It’s difficult to write a good novel about environmental activism. Largely, that’s because the environment is what’s called a ‘hyperobject’ – a term coined by Timothy Morton, referring to a system where everything is so interconnected that it’s impossible to know how to start fixing it (the term comes from internet hyperlinks, where one click takes you to another page).
Climate change is a hyperobject: it’s made up of lots of interconnected things, from the planet’s rising temperatures to mass industrial and farming culture, to overpopulation and the destruction of the ozone layer. Try to fix one thing – swap plastic out for bamboo, say – and although you might solve a problem, you might then end up with an industrialist cutting down vast swathes of the rainforest to plant bamboo. Mass migration is a hyperobject, too.
Hyperobjects are difficult ground for novelists, because by definition they can’t be solved – they’re too complicated and vast, and so the only way to ‘fix’ them is to give one person far more power than they could ever realistically possess, like Gerard Butler in Geostorm being able to solve the world’s weather problems by getting to a computer tower. That makes Julia Stoops’ eco-thriller Parts Per Million all the more admirable, because it wades into the knotty issue of environmental activism and still provides a gripping, compelling story about the different ways people approach it.
Parts Per Million tells the story of the Omnia Mundi Group, a Portland-based community who catalogue the direct actions of other environmental activists. There’s Nelson, the most educated of the group, who’s a scholar and part-time cameraman and runs a respected monthly radio show; there’s Fetzer, who’s a Vietnam veteran with a growing waistline and is probably the least tortured of the lot; there’s Jen, the sparky, blunt firebrand who can hack into computer systems and harbours a not-so-secret desire to be more involved with the actions the group are observing. Into this group comes Deirdre, a damaged young woman whose entrance provides a catalyst for some seismic shifts within the group’s relationships, all set against the backdrop of the US invasion of Iraq.
The first thing to say is that it is a very good novel about environmental activism. It’s consistently exciting, with an engaging cast of characters, each of whom reflect a different approach to ecological action. It’s also lent a considerable boost by Julia Stoops’ confession that “every word the characters read in a newspaper or hear on the TV is verbatim from news reports during the fall of 2002 or the winter/spring of 2003”: the novel feels authentic, and sets out a pattern of what readers can do if they want to fix the world around them.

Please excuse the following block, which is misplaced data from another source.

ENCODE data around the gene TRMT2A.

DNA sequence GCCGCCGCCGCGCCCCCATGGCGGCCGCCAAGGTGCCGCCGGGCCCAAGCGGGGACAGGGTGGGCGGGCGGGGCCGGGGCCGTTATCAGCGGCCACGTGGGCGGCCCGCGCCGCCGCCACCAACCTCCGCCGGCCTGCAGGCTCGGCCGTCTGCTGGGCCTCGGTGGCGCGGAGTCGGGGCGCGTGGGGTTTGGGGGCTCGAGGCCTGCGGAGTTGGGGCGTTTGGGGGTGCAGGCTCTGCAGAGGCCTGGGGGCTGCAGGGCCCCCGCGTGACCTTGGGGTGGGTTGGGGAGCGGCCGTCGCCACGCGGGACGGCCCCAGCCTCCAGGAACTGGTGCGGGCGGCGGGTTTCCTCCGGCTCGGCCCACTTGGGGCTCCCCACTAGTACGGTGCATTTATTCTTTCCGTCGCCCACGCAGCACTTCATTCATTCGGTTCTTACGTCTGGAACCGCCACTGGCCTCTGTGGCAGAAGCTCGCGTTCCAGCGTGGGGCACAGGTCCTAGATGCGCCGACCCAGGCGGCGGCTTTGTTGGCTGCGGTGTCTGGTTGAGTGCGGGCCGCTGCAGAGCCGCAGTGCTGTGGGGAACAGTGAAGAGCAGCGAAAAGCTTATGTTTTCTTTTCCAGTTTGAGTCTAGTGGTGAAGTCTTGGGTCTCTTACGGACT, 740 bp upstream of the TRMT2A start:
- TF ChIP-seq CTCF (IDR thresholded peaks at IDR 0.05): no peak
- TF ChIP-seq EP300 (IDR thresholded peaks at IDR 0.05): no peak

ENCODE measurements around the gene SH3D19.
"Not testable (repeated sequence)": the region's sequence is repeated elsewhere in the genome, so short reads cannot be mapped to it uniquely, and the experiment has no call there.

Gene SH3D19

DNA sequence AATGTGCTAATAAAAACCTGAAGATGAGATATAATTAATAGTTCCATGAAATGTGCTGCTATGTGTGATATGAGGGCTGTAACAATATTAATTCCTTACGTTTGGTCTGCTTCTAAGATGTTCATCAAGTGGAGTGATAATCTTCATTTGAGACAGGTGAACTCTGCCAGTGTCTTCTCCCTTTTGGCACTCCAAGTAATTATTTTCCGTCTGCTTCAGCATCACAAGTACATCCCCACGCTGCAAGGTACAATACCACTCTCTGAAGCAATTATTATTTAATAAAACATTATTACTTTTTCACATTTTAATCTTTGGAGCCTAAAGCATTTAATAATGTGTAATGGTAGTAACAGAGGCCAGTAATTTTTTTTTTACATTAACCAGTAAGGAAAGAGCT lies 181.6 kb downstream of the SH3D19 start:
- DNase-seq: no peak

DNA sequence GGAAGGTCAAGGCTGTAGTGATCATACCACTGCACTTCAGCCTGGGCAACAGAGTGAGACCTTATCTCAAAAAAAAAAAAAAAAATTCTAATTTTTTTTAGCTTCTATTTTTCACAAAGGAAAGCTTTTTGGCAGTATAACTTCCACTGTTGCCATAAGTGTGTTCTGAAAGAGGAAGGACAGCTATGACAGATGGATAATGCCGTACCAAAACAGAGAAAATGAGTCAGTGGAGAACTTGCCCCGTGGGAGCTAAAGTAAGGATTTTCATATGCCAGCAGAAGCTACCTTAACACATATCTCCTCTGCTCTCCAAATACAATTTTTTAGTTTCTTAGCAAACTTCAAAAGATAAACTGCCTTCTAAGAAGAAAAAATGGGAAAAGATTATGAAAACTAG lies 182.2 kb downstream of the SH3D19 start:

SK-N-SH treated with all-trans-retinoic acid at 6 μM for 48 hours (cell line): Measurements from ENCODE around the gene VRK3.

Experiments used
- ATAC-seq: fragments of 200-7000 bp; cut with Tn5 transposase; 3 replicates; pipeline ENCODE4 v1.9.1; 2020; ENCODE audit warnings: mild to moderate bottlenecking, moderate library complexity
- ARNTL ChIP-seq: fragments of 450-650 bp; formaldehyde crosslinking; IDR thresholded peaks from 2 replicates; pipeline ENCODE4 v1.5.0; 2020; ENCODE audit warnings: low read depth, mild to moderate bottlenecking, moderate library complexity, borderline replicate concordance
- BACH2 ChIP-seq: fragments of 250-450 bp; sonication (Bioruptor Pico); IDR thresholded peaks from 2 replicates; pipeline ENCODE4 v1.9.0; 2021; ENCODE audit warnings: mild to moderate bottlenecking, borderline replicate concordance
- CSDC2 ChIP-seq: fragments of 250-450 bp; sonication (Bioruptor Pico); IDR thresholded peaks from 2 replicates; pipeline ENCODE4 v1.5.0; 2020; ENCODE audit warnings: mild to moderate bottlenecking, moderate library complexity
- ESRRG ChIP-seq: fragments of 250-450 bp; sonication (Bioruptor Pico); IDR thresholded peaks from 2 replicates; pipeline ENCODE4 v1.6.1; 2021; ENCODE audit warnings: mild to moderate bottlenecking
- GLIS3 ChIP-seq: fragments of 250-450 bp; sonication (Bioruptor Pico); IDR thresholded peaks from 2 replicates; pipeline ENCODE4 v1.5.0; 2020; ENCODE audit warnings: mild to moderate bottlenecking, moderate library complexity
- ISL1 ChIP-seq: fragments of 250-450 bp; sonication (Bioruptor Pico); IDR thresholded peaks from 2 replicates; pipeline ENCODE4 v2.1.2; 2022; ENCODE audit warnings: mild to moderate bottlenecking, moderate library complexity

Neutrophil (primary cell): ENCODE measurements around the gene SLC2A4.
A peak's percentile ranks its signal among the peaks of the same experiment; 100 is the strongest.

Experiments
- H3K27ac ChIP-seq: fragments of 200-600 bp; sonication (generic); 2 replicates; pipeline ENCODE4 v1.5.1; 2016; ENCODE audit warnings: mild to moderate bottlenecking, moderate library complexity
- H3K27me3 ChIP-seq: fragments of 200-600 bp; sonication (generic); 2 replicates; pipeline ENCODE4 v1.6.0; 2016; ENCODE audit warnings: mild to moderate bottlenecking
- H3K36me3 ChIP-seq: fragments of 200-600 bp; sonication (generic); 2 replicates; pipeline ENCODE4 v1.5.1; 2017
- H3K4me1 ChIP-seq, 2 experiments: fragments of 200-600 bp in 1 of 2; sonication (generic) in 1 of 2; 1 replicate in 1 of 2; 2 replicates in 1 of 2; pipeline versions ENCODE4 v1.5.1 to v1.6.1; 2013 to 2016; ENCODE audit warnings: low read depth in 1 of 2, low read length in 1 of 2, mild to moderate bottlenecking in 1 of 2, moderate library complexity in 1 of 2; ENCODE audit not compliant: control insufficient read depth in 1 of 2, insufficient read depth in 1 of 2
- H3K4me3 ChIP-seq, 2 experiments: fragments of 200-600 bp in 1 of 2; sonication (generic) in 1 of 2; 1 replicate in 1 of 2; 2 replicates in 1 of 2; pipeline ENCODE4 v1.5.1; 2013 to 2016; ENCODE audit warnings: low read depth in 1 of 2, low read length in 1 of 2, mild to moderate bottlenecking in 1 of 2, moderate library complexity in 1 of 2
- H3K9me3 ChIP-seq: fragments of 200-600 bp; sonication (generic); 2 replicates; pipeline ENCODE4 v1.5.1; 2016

In some ways, the novel takes a smaller canvas than I was expecting when I read the tremendously exciting opening chapter, which is about some activists burning down a holding facility for wild horses. This sets the scene for a story about similar acts of eco-terrorism, something fast-paced and thriller-ish, but instead Stoops swerves away from this opening into a story about a fictional Portland university and its involvement with homeland security. It’s a calculated choice, and one that makes the novel stronger and more emotionally engaging – nevertheless, it may seem surprising that a novel which is so pointedly about the fate of the world functions on such a personal scale.
Julia Stoops writes beautifully, with clean prose and an eye for a striking image. Occasionally the use of dialect is a little much – Deirdre is Irish, and sometimes her accent can become slightly intrusive, and I can see why some people might find Mr Nguyen’s broken English to be a stereotype – but it’s undeniable that every character has a distinctive voice, and there’s a warmth and complexity to each of them. Stoops should also be applauded for making some pretty complex issues comprehensible, without resorting to enormous ‘info dumps’: it very rarely feels like the novel lapses into excessive exposition, and the pace rarely drops.
In the end, though, one of Parts Per Million’s greatest strengths is the way it resists easy solutions. The final chapter is undeniably inspiring, the closest thing that the novel comes to polemic, and it feels like very timely reading in light of some of the Trump administrations recent policies. Nevertheless, the story’s broadly optimistic conclusion doesn’t suggest any ‘catch all’ fix for some of the environmental issues presented, and that’s because this decision arguably rests in the hands of the reader. I got the sense that Julia Stoops wanted to leave me challenged and shaken, willing to go out and do some of the work for myself.
I was really sad to leave the world of Parts Per Million. It was consistently engrossing, and I feel like I’ve left behind a kind of family now that it’s over. I’m sure there’s a hundred other ways that Julia Stoops could have approached the issues laid out here, but when I finished I really couldn’t imagine her telling this story in any other way. It’s an impressive and exciting novel that dares to tackle some highly complex issues, and does it with such confidence as to make it look easy.
Parts Per Million was published by Portland’s Forest Avenue Press in January 2018. You can order a Kindle copy here from Amazon here for £6.95, or a paperback copy for £12.99 – but it’s better to buy direct from Forest Avenue’s store here.
Forest Avenue Press are a really exciting small press with a great catalogue, and you can follow them on Twitter here to find out more about their output. Julia Stoops is also a great resource for information about ecological activism or the world of the novel – follow her here.
Thanks to Forest Avenue Press for providing a free copy of this book for review
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